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Notebook: Real-life lessons from 'Mulan'


By Anna Sadovskaya, Senior Arts Editor
Published September 11, 2013

There were so many options to choose from: thrillers, sci-fi classics, new arrivals, a few TV shows … so, I went for the obvious choice and clicked “animated movies” on my Air France-provided touch-screen TV. Moving right past “The Croods,” “Epic” and “Monsters University,” I wildly clicked on “Mulan,” giving the woman in front of me a swift concussion.

Disney is great. Nothing brings on the nostalgia more than old-school Disney fairytale movies. They got some things wrong, but what they managed to do was create a world where “a dream that you wish will come true.” I could not be stopped. A greater force willed me to watch this movie, in my near-delirious state of sleep deprivation. I wanted to believe in a world where a simple Chinese girl could become the greatest warrior in China. I wanted to believe in a world where ancestors and spirits helped their living descendants. I also wanted to sing along to “Reflection.”

There’s no excuse for not watching “Mulan,” but if it’s been a while, the premise is this: Mulan’s father is called to war against the Huns (they’ve simply scaled the Great Wall of China and are on a killing spree), except his knee is weak and he can’t possibly survive, so Mulan, the girl who will never make a perfect bride according to her matchmaker, dons her father’s armor and rides off to take his place.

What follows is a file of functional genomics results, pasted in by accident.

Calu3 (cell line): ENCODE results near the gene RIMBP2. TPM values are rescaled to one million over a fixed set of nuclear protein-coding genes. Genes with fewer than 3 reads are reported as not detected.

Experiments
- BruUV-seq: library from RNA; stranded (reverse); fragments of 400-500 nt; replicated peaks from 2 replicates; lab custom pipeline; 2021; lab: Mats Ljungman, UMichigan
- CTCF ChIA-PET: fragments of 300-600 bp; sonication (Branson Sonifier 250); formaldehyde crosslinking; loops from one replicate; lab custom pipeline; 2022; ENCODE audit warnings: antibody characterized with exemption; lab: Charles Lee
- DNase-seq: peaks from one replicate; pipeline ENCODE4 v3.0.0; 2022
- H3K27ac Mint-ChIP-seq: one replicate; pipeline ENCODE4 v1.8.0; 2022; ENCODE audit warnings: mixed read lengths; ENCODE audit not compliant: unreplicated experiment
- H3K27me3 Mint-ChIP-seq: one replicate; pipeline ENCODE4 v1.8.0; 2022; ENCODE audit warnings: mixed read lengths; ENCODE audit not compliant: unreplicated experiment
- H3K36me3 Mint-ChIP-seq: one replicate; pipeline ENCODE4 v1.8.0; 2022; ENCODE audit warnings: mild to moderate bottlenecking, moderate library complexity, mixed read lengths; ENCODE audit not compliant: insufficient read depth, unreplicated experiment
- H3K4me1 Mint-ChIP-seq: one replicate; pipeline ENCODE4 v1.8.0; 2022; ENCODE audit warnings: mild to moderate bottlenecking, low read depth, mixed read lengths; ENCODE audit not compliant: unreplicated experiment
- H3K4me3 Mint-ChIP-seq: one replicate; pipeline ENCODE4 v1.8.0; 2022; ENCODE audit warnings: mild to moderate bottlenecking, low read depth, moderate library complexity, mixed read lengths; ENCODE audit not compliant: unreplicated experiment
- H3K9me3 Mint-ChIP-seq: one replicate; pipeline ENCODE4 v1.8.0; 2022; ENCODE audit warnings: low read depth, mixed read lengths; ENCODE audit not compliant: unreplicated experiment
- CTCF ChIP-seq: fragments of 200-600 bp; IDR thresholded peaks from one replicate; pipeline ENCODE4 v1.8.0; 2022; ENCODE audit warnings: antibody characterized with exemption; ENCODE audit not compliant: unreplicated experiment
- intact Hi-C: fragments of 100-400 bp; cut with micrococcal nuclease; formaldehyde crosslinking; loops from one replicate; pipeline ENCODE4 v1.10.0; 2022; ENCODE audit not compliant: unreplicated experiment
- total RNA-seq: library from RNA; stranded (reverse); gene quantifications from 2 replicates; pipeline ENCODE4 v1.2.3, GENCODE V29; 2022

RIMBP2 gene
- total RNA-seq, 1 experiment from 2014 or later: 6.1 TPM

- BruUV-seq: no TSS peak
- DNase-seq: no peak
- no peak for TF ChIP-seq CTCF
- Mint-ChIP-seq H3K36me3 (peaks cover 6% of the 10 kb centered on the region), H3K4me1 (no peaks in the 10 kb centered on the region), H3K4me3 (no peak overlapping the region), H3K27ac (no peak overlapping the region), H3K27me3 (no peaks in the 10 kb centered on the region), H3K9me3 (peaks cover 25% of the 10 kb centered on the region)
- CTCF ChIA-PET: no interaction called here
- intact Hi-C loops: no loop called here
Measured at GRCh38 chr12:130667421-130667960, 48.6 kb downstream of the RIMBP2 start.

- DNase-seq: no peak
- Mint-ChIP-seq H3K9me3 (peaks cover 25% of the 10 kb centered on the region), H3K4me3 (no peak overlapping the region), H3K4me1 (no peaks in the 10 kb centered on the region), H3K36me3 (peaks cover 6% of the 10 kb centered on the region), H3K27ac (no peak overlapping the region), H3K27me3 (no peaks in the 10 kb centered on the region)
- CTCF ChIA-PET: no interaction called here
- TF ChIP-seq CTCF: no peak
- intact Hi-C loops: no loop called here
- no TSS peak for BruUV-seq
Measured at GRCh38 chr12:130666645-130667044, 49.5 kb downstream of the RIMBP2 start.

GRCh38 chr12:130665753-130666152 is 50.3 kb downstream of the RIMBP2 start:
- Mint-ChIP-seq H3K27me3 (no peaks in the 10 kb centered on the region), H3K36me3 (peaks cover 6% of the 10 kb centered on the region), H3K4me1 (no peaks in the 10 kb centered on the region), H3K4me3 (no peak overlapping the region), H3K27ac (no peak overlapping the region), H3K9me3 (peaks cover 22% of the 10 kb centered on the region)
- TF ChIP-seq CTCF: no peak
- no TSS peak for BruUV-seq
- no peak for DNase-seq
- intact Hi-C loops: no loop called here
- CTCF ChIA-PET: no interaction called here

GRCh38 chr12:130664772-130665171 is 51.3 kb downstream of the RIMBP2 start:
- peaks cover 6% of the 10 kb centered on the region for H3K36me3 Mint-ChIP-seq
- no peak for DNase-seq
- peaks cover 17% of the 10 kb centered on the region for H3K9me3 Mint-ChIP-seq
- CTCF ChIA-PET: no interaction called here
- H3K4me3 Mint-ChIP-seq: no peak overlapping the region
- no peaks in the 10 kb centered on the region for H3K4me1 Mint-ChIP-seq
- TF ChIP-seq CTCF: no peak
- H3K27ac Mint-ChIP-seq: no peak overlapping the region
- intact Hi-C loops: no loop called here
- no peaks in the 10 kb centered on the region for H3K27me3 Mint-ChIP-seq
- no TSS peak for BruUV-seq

With a few bumps along the road (she was revealed to be female and almost dies because of how disgraceful it is), Mulan almost single-handedly stops the Huns and saves the Emperor and all of China. The Emperor bows to her. He gives her the sword of Shan Yu, leader of the Hun invasion. A personal medallion, from the Emperor’s neck, is handed to her. If not for any other reason, this is enough to make Mulan the coolest chick and bravest Disney princess ever.

There are plenty of reasons to love the movie: It teaches kids to be fierce, to love selflessly, go after their dreams — to believe that men and women are equal, and girls can do whatever boys can. But after revisiting the Disney classic for the first time in a few years, I realized “Mulan” was incredibly smart for something else: Respect.

From the first time Mulan encounters Li Shang (her eventual love interest and commanding officer), their relationship is established on the grounds of respect and trust. No other Disney princess romance starts this way: Snow White is kissed by a prince she hardly knows, and it’s instant true love. Prince Eric finds a half-naked Ariel, and is what, seduced by her wit? She doesn’t even speak.

Mulan and Li Shang take the entire movie to get to know each other, to build admiration and reliance in each other, and only at the end is a romantic motive even hinted at. They don’t even kiss! But it feels more believable. Not each courtship needs to last as long as war, and not each romance needs to begin so slowly your love interest thinks of you as a dude. But something a little longer than a first glance would be great.

“Mulan” shows the reality of worrying about social pressures, family expectations, gender inequality and the difficulties of climbing a 50-foot pole. She has the guts, the glory and she doesn’t even do anything crazy for “true love” or the “guy of her dreams.”